At a recent employer panel on the peninsula, I had the opportunity to ask four high level executives (VP and Director levels) from four large organizations what type of technical training we should be providing our job seekers.
Strangely there was an awkward silence following the question. Finally, the HR person from the large, well established tech firm spoke up. His answer, paraphrased here, was that by the time he saw a candidate that person had already established that he had the technical skills needed. What he needed was someone who had empathy. WHAT?!?! EMPATHY? What the heck does empathy have to do with tech?
But even more strange was how the three other panelists simultaneously breathed a sigh and eagerly jumped on this bandwagon. Each panelist discussed the importance of “soft” skills going so far as to say that there were hard skills and then “harder” skills and these emotional intelligence skills are more difficult.
So why empathy? And is it that hard to come by? Turns out it is. Empathy, put simply, the ability to understand the needs, feelings and point of view of others, is needed for any job. In tech, you will be working on teams to fulfill the customer needs. Same for finance and healthcare. At Sutter Health, job candidates must take a test to prove their ability to empathize. In the nonprofit arena, ditto and you need to understand both the needs of the donors and the recipients of the service.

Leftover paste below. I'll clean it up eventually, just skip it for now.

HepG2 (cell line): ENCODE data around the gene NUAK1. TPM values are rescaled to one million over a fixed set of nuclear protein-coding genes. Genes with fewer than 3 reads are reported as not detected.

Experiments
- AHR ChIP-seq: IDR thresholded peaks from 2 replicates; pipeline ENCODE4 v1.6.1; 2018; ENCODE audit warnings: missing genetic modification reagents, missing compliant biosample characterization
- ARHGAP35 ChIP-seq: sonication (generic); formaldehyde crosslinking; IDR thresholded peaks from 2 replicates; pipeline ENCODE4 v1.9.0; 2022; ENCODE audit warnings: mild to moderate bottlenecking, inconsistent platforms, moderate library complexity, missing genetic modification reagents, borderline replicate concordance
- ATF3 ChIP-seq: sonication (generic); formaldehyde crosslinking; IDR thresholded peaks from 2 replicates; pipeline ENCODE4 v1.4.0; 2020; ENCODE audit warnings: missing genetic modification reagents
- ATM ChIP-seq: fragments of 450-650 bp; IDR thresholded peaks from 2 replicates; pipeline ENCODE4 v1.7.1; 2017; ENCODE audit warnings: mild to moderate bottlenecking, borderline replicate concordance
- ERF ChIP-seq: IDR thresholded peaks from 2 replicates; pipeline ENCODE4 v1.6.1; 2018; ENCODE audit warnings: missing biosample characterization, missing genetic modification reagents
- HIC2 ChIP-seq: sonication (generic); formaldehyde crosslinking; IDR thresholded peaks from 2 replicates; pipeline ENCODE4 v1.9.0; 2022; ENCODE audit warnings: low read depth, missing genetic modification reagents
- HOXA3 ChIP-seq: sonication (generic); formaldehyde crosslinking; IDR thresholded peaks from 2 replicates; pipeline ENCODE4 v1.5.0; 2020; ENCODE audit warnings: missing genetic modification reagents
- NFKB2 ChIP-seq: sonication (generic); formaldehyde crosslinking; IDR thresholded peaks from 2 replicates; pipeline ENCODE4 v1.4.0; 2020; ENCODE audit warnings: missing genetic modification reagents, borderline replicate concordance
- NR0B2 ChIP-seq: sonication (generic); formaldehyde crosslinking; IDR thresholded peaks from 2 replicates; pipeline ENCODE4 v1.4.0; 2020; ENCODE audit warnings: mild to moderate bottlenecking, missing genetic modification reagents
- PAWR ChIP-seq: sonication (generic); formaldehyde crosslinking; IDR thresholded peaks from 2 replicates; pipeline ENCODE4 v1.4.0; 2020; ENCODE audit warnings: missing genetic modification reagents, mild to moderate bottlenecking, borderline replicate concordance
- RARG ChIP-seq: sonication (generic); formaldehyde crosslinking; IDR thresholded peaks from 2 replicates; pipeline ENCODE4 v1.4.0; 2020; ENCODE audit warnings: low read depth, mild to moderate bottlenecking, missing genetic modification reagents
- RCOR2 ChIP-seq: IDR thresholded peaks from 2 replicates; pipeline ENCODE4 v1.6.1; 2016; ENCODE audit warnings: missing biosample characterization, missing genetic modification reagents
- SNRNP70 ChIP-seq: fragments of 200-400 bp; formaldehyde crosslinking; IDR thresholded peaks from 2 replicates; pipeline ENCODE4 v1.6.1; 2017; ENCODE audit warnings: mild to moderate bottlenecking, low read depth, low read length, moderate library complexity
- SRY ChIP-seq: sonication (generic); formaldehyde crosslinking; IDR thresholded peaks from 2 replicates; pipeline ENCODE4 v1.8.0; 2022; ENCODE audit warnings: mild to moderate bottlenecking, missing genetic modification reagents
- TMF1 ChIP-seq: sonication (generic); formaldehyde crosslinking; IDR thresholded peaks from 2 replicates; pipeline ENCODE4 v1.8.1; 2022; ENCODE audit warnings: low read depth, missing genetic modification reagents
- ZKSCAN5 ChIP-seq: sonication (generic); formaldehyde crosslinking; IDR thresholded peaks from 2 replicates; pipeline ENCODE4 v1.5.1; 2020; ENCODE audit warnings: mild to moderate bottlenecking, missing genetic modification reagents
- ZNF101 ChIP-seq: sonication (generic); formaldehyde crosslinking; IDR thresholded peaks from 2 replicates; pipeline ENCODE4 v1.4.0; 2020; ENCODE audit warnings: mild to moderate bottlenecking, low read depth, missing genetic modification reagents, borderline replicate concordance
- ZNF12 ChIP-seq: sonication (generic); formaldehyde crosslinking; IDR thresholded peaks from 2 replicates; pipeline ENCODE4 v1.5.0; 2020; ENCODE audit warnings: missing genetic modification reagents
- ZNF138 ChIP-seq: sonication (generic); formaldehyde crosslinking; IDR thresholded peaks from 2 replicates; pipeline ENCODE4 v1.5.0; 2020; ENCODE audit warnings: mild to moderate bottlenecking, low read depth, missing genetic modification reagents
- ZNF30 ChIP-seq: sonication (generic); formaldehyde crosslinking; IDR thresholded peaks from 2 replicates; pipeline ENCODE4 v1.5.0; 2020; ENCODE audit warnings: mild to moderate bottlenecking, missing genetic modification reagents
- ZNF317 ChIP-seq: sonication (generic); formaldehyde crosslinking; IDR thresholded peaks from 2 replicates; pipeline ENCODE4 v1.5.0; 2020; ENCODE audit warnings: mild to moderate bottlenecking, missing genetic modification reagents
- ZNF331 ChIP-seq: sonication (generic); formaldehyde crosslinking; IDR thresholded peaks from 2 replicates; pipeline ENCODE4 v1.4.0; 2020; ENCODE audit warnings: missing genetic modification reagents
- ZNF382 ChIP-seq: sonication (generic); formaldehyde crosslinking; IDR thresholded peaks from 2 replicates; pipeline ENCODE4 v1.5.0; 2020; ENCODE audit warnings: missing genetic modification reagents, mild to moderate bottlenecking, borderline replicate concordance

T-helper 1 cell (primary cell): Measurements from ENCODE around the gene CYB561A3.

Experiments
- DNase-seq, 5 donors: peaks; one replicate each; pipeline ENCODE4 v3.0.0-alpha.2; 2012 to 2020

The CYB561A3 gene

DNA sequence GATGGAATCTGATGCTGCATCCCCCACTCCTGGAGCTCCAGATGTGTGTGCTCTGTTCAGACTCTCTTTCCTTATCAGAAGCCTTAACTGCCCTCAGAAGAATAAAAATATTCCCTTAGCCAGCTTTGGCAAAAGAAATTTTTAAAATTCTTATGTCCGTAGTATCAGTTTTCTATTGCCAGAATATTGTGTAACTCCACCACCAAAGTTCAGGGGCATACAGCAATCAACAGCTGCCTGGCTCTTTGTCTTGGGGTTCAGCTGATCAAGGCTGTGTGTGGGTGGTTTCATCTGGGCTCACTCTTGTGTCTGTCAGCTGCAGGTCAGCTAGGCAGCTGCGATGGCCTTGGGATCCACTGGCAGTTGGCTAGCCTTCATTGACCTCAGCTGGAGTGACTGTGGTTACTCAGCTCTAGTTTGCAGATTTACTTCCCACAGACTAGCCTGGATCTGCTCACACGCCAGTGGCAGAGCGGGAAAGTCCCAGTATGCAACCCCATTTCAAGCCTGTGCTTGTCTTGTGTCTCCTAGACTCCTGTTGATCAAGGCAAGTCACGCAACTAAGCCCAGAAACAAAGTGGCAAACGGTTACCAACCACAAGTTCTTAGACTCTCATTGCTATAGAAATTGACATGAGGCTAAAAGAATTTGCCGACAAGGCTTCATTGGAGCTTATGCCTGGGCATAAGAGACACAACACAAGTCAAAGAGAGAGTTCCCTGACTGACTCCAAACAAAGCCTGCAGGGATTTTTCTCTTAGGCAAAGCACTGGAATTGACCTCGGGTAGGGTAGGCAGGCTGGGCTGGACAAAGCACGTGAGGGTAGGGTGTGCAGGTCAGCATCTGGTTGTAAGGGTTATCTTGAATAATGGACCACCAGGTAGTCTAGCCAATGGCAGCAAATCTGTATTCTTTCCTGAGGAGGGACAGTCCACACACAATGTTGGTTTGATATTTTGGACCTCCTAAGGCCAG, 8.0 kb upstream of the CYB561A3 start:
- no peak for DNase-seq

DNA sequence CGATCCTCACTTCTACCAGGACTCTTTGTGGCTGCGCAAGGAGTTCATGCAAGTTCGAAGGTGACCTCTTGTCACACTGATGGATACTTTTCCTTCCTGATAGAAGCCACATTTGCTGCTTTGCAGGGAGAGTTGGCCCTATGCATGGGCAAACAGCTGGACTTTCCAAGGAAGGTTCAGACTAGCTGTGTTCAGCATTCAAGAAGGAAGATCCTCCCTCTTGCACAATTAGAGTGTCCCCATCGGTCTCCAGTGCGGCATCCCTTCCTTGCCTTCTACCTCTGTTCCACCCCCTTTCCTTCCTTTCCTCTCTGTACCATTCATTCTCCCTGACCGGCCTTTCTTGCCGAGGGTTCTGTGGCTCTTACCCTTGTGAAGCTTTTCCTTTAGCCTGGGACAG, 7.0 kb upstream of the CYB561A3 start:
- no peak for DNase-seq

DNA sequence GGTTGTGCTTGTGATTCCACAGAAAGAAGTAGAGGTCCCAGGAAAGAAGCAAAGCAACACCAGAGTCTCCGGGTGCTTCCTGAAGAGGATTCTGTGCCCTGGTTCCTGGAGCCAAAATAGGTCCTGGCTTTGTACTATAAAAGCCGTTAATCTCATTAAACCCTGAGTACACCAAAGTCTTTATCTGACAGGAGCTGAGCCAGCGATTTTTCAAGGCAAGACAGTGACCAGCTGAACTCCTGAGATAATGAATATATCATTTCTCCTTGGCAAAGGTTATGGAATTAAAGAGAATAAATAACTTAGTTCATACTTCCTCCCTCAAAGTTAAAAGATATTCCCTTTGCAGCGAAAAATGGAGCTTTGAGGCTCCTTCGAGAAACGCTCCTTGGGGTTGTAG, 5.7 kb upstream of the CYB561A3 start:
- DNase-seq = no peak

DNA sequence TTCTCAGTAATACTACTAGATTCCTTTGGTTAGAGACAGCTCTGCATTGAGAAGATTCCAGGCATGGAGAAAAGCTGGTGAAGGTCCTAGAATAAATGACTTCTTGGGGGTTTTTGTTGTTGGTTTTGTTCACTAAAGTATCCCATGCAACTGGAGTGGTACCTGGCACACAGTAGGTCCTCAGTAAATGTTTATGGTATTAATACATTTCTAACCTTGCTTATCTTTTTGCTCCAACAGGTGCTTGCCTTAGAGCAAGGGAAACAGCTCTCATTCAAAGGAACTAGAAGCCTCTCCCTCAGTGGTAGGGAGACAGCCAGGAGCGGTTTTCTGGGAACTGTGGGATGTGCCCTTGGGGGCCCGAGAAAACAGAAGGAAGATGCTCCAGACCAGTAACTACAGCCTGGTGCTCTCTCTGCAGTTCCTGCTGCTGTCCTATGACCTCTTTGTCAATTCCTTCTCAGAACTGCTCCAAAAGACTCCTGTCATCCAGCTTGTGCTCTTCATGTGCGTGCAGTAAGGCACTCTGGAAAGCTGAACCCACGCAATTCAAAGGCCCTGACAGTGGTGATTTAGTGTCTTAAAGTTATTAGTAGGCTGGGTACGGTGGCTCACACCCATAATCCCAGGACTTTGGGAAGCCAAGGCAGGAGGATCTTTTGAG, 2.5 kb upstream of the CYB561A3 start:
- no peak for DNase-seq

Not sure if you are good at empathy?
You can start improving it now. First, begin by just listening. A special kind of listening I call “being in neutral.” Meaning, suspend your own opinions and advice. In the words of Steven Covey, listen to understand. Release any desire to be right, prove a point, or win a discussion. After listening, summarize what you think you heard including best guesses at content, feelings, and needs. Ask the other person something to the effect of “is that about right?” You will be surprised at how well your interpersonal actions go from here.
I’d love to hear how it is working out for you.